When we ask a website’s visitors why they didn’t buy, they often report that they were confused. They hadn’t understood the words on the site. And visitors can’t buy what they can’t understand. So, with millions of dollars at stake, why are many websites confusing?
Because writing intelligibly is harder than it sounds. For example, read the following sentence from The Guardian, written by an otherwise great writer:
“Dance music aficionados can argue interminably over which of the legendary singles Frankie Knuckles produced in the late 80s – singles, you can say without fear of contradiction, that played a part in changing the face of pop music for ever – is the best.”
That sentence is free of typos and punctuation errors. And it uses sophisticated words accurately. According to many rules of English, it’s written well. Yet most people struggle to understand it, let alone work out what’s wrong with it, or how to fix it.
It’s hard to write clearly. In fact, it’s hard to find someone who can teach you how to write clearly. Schools tend to spend more time teaching pupils how to sound smart, or how to analyze Shakespearian prose, than how to be understood. Students are more likely to be told to memorize poetry than to carry out a readability test.
This is a disservice. Poetry can be life enriching, but the purpose of almost all writing is to communicate information. So if your school didn’t teach you how to write intelligibly, how can you learn?
This article contains some fantastic resources for helping you to write more clearly. It’s hard to overstate how useful they are. But first, let’s explore why so many writers are hard to understand.
When most people want to improve their writing, they buy a book like “Eats, Shoots & Leaves: The Zero Tolerance Approach to Punctuation,” which is about how to avoid making mistakes. Such books describe rules like the following:
Such rules are useful to know, but they make little difference to whether your readers understand what you are saying.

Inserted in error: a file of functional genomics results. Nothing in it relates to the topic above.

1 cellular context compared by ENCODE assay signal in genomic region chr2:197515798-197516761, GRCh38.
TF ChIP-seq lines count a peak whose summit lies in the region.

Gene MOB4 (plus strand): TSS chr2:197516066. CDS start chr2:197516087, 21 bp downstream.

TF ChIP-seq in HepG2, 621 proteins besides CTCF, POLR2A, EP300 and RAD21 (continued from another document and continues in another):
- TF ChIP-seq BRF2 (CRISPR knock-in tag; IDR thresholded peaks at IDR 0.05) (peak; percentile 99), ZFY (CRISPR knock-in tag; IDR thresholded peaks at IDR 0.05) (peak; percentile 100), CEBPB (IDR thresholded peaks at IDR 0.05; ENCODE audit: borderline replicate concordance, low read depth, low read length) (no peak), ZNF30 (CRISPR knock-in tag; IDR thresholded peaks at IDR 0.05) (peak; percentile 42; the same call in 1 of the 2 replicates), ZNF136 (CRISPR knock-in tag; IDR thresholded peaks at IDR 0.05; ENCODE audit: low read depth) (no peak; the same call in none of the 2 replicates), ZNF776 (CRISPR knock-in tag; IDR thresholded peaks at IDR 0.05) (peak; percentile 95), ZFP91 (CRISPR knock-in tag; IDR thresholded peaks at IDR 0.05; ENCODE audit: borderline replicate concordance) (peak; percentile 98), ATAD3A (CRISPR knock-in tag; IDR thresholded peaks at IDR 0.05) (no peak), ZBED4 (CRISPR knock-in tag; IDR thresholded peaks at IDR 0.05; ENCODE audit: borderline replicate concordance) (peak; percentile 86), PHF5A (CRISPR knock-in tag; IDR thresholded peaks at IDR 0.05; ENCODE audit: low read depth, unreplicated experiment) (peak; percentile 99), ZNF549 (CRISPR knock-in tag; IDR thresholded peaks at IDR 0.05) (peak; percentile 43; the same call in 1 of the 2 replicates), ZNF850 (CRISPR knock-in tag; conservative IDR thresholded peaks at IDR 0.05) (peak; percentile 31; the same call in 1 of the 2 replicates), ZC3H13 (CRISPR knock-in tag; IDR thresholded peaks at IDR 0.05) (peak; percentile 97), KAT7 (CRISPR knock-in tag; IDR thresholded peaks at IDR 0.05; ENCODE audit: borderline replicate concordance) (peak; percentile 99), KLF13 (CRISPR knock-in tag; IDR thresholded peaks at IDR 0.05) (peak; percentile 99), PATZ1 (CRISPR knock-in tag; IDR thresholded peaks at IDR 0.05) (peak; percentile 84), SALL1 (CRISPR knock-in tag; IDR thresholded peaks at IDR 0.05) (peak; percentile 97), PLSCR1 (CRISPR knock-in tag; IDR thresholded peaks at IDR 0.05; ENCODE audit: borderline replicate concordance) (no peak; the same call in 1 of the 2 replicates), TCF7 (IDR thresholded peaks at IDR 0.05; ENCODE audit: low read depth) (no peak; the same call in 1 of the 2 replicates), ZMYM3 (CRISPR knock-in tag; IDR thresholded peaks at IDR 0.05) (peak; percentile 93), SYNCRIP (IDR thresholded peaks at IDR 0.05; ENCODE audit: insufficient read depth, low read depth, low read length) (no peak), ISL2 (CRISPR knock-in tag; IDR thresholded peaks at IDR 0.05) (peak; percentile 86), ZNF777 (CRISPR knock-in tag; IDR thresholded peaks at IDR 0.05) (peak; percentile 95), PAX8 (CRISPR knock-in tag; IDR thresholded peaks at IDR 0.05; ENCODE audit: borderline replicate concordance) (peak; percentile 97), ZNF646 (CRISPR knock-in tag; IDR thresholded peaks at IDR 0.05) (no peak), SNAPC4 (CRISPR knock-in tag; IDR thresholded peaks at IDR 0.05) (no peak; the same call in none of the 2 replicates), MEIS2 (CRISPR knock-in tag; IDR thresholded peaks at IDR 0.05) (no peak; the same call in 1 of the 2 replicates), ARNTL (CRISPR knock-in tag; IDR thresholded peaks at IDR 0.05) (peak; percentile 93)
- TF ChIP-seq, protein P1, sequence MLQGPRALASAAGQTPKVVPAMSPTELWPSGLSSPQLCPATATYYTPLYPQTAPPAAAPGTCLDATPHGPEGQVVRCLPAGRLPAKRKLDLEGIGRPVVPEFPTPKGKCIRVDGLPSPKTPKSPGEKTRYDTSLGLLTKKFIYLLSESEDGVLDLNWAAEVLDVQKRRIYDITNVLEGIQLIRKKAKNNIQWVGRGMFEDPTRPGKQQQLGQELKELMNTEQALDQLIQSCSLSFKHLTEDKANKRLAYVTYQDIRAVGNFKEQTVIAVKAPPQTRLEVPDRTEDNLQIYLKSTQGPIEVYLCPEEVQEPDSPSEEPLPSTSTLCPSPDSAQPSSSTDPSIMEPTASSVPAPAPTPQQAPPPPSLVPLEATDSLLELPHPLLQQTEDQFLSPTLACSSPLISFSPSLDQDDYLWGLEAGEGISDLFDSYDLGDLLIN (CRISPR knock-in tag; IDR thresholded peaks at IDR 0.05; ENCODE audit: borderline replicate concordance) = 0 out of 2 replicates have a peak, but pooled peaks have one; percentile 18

Many teachers encourage writing in what Richard Lanham calls the “Official Style”—a style that sounds intelligent but which is hard to read. Lanham’s book Revising Prose teaches you how to translate Official-Style sentences into plain English. It contains the following example of how Warren Buffett, the world’s most-famous investor, translated a fund prospectus into plain English:
A paragraph written in the hard-to-read Official Style (good luck with understanding it!): “Maturity and duration management decisions are made in the context of an intermediate maturity orientation. The maturity structure of the portfolio is adjusted in anticipation of cyclical interest rate changes. Such adjustments are not made in an effort to capture short-term, day-to-day movements in the market, but instead are implemented in anticipation of longer term, secular shifts in the levels of interest rates (i.e. shifts transcending and/or not inherent in the business cycle). Adjustments made to shorten portfolio maturity and duration are made to limit capital losses during periods when interest rates are expected to rise. Conversely, adjustments made to lengthen maturation for the portfolio’s maturity and duration strategy lie in analysis of the U.S. and global economies, focusing on levels of real interest rates, monetary and fiscal policy actions, and cyclical indicators.”